Book Review: Mockingjay by Suzanne Collins

As much as I adored Catching Fire by Suzanne Collins, Mockingjay fell short of my expectations, akin to The Hunger Games. The action of Catching Fire was captivating; by contrast, the majority of Mockingjay focused on the political affairs of District 13 and Panem (which were interesting) until the final third-or-so of the book, which brought the war to the reader.

Mockingjay briefly highlights some key topics of the real world, like Post-Traumatic Stress Disorder and grief. However, these topics are somewhat lost to the bulk of the book, which is mostly Katniss’s angst and rage toward the Capitol, President Snow, and later, District 13’s leader/the rebellion’s President Coin.

Following the Quarter Quell, Katniss was rescued by District 13, where she now remains as she heals and the rebellion gains power, taking various Districts under their wing and working to undermine the Capitol. While Peeta is held captive by President Snow, Katniss works alongside Gale, and the reader is given an opportunity to see the devolution of Gale, who is filled with so much vengeance toward the Capitol that even Katniss seems like a pacifist. I enjoyed this part of the book because Katniss and Gale had so often been compared for their likeness; however, as the rebellion advances, we see that these old friends are torn apart by their vision for the future of Panem.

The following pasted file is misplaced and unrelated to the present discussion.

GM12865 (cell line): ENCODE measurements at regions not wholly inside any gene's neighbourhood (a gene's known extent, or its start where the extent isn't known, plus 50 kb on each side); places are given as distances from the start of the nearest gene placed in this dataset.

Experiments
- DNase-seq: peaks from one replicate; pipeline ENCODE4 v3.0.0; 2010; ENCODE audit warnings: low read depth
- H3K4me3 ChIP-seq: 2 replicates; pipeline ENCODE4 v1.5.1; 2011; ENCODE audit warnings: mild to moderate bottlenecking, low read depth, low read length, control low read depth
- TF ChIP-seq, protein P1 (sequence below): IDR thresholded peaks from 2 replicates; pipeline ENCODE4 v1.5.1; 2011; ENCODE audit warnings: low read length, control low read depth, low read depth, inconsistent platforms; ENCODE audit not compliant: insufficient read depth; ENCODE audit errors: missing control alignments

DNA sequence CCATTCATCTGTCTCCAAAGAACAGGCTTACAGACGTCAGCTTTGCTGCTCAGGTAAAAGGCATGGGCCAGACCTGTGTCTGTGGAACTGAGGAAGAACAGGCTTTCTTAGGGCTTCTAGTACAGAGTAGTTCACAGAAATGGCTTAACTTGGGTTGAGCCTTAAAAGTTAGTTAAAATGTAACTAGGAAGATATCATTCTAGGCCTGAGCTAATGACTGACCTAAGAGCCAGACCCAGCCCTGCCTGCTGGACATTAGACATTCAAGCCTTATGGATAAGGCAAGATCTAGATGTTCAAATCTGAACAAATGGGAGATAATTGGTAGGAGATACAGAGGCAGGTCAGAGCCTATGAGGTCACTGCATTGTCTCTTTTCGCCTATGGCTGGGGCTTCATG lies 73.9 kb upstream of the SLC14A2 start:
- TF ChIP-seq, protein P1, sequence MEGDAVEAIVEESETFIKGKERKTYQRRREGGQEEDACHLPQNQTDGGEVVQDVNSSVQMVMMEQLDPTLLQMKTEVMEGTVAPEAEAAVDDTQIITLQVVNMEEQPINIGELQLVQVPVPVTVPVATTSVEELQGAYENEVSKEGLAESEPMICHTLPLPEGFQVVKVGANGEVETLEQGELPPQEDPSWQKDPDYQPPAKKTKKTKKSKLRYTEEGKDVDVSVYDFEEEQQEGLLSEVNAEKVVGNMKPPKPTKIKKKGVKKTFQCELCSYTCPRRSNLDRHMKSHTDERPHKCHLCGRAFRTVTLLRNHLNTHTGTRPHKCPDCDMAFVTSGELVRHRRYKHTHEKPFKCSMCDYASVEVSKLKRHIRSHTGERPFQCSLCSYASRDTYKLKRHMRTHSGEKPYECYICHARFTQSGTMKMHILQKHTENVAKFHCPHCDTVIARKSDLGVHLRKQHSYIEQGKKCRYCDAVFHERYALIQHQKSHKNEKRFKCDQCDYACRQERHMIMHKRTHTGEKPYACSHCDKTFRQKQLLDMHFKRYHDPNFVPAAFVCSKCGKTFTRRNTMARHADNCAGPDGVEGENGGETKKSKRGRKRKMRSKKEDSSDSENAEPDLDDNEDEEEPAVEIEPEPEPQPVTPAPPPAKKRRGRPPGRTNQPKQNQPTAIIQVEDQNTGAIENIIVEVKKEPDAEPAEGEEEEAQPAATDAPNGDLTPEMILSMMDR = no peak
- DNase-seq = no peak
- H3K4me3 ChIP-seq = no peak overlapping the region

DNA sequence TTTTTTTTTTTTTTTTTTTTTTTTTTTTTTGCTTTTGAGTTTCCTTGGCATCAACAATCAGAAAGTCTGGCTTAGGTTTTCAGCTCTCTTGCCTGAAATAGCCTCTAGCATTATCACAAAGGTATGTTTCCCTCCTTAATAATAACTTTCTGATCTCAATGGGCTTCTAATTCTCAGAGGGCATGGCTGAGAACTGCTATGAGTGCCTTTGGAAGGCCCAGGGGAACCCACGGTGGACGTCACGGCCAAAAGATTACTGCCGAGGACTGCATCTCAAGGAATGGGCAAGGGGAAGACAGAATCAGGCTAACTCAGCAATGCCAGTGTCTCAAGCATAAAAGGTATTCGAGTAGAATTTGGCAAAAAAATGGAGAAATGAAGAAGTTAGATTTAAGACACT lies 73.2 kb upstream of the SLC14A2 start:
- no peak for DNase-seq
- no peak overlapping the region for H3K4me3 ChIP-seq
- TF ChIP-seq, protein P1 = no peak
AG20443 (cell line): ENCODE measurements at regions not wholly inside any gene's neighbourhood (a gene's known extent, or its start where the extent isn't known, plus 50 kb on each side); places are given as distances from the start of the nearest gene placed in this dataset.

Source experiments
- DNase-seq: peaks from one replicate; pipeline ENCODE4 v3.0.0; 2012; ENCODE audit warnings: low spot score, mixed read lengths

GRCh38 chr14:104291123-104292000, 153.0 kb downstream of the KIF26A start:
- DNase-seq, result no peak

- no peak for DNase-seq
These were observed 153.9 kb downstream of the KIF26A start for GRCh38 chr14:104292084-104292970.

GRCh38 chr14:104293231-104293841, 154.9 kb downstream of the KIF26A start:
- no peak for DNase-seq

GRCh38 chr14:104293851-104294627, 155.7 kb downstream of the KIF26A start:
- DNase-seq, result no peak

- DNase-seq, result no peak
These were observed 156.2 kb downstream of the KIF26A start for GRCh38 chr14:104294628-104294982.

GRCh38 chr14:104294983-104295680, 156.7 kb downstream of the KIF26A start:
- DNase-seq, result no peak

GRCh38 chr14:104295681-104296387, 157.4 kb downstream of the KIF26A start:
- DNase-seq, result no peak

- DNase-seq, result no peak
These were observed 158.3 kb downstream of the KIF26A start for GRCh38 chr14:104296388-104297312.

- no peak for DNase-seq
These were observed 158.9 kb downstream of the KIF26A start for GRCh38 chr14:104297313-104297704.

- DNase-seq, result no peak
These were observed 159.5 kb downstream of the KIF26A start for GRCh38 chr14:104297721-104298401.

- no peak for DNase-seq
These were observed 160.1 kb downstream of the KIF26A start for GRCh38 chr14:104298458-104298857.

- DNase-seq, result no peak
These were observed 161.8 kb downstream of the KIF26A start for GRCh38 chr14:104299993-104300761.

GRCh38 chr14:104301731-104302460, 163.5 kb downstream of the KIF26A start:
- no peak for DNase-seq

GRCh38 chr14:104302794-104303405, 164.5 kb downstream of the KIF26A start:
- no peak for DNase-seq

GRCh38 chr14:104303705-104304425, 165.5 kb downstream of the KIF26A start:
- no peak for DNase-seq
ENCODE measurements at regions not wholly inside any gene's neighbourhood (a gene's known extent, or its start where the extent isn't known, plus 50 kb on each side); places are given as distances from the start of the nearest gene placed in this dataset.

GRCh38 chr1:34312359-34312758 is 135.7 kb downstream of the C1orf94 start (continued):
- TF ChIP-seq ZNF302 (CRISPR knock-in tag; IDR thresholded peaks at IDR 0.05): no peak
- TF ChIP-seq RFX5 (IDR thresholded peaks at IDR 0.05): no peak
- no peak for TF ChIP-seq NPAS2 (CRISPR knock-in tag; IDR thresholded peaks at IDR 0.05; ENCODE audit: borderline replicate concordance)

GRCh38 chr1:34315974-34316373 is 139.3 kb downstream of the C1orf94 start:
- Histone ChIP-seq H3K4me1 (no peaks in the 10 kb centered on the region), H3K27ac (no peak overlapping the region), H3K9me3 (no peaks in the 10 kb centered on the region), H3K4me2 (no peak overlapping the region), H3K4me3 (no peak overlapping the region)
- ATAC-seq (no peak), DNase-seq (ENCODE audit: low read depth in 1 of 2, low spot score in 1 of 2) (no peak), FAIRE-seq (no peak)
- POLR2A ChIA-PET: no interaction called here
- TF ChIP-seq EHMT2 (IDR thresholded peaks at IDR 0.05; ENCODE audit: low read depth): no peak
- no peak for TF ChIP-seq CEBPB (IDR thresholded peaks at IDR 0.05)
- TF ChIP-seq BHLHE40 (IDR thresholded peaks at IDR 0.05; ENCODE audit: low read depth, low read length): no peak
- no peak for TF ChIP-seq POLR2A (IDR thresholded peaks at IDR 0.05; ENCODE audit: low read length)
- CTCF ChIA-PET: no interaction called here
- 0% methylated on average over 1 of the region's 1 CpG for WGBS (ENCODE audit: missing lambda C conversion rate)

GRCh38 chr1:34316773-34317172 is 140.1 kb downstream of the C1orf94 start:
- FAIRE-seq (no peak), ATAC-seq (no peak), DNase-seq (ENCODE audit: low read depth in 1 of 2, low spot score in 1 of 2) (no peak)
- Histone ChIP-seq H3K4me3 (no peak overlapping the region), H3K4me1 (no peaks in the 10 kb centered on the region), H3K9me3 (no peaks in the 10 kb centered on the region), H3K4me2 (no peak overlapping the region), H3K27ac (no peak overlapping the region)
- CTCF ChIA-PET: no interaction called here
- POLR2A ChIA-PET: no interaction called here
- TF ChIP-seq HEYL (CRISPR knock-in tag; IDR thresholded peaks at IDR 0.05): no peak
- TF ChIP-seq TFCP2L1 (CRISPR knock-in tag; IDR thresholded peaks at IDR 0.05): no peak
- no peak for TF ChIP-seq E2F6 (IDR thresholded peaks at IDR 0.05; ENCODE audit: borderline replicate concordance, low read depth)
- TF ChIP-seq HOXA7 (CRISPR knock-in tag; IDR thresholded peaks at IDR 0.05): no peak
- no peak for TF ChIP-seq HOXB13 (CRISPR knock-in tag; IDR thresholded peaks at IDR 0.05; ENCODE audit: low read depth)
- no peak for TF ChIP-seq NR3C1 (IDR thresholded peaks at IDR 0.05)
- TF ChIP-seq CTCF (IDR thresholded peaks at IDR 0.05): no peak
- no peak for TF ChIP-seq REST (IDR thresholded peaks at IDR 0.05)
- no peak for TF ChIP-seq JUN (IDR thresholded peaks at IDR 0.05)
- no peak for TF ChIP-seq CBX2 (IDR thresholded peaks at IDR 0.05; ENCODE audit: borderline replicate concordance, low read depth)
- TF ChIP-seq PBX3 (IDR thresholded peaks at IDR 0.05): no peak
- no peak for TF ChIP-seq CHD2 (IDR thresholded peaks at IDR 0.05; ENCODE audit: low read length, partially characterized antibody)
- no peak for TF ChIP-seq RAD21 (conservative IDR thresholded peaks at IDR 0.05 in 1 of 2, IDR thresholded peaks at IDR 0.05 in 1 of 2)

As Katniss and her rag-tag group of insurgents march toward the Capitol, the reader watches her reactions as she loses various loved ones, such as friends, family, and fellow Victors. Although Katniss occasionally seems numb to their deaths, I believe this is because the pain she carries is so great that if she lets herself feel it, she will buckle. This presents a great discussion opportunity—how do you carry on when loss is dragging you down?

For the discussion opportunities, I’ll give Mockingjay four stars. This book didn’t hold my attention the same way Catching Fire did, but it’s a solid conclusion to the original trilogy.

You can see my Lifetime Reading List analyses for this trilogy here:

The Hunger Games

Catching Fire

3 thoughts on “Book Review: Mockingjay by Suzanne Collins

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